Wildflowers are flowers that grow in the wild. Some green-thumbed gardener doesn’t intentionally plant them; rather they sprout from the seeds of other flowers. Anyone who’s ever passed by a wildflower meadow on a perfectly warm spring evening knows that these flowers are beautiful. What is lesser known about wildflowers is that they are an important and necessary part of our ecosystem.
What is the difference between a wildflower and a weed? Is it their smell, look, or genus?
One would expect there to be some measurable distinction, but there really isn’t. The difference between a weed and a wildflower is that a weed is a wild plant, flower or otherwise, growing where it isn’t wanted. A weed is only a weed because someone sees the plant as a nuisance, harmful, or ugly. A weed is only a weed because someone decides it’s so.
Don’t worry, I’m not about to tell you your grief is a wildflower (not exactly). Frankly, I’m sure your grief has a lot of weed-like qualities. I’m sure you remember grief’s early days when its twisty and tangly roots first infiltrated and suffocated your once beautiful life. At that time, almost everything related to your loss seemed painful, foreign, agitating, and threatening.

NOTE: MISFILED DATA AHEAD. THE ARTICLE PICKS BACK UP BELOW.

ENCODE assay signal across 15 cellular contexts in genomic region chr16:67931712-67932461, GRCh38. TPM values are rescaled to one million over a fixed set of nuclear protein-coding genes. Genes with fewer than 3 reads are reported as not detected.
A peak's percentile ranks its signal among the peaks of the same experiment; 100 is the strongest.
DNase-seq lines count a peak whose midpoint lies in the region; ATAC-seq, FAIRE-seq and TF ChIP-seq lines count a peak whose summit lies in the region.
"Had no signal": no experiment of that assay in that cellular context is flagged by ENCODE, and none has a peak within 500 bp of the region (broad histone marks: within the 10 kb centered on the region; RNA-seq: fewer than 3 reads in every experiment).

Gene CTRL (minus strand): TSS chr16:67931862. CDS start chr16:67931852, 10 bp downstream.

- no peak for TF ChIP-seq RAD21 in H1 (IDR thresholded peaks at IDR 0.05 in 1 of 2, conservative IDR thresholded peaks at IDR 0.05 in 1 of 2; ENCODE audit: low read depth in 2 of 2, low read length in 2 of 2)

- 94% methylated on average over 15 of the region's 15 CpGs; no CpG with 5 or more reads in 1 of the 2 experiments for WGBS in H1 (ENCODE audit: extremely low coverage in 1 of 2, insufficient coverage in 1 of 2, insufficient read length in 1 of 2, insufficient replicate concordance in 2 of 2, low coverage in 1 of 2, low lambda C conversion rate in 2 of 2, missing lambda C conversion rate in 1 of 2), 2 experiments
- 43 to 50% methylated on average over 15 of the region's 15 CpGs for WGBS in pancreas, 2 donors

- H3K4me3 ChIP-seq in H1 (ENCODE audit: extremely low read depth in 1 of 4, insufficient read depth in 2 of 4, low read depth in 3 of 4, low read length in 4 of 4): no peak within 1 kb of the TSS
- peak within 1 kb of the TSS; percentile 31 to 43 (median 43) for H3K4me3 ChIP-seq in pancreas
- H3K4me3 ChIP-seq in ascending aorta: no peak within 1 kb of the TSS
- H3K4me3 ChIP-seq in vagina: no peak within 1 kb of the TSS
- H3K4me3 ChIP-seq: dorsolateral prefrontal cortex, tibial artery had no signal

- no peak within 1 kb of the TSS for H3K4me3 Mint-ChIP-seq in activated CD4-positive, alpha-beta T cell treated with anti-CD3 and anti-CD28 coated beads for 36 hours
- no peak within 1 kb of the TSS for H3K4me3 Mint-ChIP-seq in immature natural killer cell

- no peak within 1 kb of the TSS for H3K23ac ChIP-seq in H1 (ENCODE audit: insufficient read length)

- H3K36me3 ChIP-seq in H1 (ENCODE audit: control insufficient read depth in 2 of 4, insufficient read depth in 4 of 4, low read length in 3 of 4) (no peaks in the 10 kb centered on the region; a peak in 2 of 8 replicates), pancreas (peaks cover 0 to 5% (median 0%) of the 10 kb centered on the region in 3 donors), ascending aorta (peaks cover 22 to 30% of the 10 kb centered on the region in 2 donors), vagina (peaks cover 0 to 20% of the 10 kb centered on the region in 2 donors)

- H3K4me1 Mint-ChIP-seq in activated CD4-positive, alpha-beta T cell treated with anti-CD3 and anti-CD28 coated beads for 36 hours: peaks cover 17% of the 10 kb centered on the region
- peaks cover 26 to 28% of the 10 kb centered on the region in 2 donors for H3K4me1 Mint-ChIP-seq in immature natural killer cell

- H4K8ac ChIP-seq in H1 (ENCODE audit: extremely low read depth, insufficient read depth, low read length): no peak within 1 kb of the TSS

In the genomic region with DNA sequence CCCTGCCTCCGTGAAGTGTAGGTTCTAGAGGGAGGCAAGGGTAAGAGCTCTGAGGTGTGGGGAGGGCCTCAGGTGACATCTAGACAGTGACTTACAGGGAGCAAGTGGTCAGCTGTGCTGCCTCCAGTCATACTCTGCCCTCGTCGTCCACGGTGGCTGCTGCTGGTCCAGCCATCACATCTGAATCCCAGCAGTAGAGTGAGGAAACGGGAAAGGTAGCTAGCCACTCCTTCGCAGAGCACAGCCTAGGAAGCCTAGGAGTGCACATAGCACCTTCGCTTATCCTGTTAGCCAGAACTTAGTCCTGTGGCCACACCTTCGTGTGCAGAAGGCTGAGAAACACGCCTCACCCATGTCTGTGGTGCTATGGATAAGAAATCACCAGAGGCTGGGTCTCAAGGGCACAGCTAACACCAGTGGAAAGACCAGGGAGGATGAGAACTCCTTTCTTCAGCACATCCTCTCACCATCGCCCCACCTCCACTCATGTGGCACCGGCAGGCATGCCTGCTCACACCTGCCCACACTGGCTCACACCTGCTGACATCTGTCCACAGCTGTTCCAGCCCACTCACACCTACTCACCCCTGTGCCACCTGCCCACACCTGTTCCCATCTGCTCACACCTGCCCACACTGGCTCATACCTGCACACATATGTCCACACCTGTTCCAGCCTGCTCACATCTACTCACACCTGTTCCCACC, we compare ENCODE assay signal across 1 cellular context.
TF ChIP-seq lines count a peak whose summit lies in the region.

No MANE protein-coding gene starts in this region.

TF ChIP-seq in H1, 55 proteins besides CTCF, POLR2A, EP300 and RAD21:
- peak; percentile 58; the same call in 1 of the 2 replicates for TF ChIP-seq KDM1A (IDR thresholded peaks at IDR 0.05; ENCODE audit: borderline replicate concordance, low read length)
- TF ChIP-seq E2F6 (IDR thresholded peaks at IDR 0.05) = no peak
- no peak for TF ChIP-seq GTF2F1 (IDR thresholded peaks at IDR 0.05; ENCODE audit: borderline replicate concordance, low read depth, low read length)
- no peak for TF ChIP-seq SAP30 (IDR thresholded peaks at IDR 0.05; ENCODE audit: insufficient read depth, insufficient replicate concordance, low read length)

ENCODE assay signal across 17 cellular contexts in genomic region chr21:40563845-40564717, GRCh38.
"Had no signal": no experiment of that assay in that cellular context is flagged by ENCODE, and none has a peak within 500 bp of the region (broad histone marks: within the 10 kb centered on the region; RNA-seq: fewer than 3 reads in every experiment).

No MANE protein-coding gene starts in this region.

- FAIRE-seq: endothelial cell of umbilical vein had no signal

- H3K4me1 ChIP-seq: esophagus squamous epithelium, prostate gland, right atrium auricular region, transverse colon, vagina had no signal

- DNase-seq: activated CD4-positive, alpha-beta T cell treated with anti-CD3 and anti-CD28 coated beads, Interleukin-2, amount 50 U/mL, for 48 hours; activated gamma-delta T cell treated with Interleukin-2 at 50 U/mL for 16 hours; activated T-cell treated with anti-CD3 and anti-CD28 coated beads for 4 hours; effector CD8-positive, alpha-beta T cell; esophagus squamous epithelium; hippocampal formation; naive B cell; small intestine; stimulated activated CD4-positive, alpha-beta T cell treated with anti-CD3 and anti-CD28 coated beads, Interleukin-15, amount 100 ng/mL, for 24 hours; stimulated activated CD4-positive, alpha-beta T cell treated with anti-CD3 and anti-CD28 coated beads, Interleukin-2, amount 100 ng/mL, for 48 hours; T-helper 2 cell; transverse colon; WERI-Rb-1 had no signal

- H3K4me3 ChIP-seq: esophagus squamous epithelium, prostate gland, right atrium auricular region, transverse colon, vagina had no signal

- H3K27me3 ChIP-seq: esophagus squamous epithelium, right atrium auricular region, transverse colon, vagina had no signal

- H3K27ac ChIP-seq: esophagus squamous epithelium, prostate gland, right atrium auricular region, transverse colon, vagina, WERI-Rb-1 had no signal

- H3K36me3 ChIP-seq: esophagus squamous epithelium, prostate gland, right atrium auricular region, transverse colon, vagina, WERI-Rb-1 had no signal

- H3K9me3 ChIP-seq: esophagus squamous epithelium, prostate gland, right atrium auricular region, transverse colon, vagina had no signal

Maybe at some point you even tried to take control by regularly weeding your grief down to a pile of dirt, but still many of the plants returned.
Why? Why are some grief weeds so resilient?
My theory is that the strongest and most painful weeds grow from the same seeds as love. This unbreakable love continues to grow even after it’s been trampled on or ripped from this earth, but takes a little while to understand its new form. It may take some time before you recognize the new way that this love has taken root, and even still, you may be hesitant to let wildflowers bloom in spaces where other things were supposed to grow.
Eventually you will see that there parts of grief that ought to be tended and cherished rather than destroyed. In tending your grief garden you will undoubtedly have to deal with the weeds, but you will also start to notice the color and comfort of the wildflowers, which connect you to your loved one and remind you of the strength and beauty that remains despite all the pain.
This brings me to our March Photo Collaboration.
Reminders of your loved one and your grief grow all around you. Some of these reminders are like pretty wildflowers, bringing you closer to your loved one or providing you with a sense of joy, gratitude, or optimism. Other reminders are more like weeds, causing you to feel sorrow, stuck, out of control. This month we want you to share your grief weeds and wildflowers and we want to challenge you to share as many as you find.
You may submit straight to our March Collective Gallery via our regular process. However, we also encourage you to share on social media. You may share on Facebook straight to the PhotoGrief page or on Instagram (we’re @whatsyourgrief) using the hashtag #griefweed or #griefwildflower. We are challenging ourselves to share at least a photo a day in these places, so be sure to follow along.
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